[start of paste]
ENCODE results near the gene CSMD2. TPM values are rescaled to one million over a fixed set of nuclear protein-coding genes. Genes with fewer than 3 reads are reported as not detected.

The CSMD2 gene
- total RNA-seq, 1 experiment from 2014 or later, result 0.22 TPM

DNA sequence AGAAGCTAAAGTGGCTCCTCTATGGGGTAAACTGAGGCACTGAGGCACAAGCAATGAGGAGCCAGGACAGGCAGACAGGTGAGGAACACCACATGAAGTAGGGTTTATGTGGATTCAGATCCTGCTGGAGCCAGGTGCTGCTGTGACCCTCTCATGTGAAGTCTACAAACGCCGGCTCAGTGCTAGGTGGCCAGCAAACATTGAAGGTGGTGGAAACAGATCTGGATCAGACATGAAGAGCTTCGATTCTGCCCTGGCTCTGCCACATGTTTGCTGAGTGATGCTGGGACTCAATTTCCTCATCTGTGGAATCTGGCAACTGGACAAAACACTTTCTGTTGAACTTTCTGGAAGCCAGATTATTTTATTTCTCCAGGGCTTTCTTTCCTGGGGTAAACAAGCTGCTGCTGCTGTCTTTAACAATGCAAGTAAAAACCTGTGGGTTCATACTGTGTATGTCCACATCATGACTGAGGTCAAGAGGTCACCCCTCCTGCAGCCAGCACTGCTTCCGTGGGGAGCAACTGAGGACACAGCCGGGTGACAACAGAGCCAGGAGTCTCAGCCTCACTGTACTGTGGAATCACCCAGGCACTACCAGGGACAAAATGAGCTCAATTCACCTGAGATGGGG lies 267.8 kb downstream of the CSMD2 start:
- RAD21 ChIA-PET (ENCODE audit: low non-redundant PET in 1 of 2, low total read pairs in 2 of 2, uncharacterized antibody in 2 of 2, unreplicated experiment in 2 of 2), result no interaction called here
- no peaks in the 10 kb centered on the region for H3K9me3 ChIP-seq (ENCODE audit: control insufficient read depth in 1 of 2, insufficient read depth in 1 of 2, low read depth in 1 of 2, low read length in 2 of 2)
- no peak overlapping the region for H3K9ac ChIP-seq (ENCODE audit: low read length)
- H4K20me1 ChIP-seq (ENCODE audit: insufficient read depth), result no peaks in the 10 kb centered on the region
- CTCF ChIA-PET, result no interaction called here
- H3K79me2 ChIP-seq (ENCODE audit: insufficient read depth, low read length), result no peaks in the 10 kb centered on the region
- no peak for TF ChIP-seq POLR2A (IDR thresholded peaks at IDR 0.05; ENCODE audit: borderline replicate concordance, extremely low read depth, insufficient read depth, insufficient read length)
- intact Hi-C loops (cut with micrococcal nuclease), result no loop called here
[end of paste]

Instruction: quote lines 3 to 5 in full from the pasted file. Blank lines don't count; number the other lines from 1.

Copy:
- total RNA-seq, 1 experiment from 2014 or later, result 0.22 TPM

DNA sequence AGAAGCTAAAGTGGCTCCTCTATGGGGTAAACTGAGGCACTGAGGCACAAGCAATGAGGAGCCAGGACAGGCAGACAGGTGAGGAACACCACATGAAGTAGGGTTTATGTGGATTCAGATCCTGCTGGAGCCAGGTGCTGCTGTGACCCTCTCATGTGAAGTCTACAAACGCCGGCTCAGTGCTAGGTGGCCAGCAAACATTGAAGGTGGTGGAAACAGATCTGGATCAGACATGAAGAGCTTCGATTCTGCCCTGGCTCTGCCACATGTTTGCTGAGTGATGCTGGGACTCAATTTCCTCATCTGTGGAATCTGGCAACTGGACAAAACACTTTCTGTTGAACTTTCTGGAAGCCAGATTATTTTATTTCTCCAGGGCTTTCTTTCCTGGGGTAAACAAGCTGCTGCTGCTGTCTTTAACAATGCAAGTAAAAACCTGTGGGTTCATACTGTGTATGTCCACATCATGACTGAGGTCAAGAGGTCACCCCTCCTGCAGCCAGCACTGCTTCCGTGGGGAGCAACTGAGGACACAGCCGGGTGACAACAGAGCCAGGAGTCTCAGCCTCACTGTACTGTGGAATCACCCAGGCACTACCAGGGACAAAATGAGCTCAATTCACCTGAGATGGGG lies 267.8 kb downstream of the CSMD2 start:
- RAD21 ChIA-PET (ENCODE audit: low non-redundant PET in 1 of 2, low total read pairs in 2 of 2, uncharacterized antibody in 2 of 2, unreplicated experiment in 2 of 2), result no interaction called here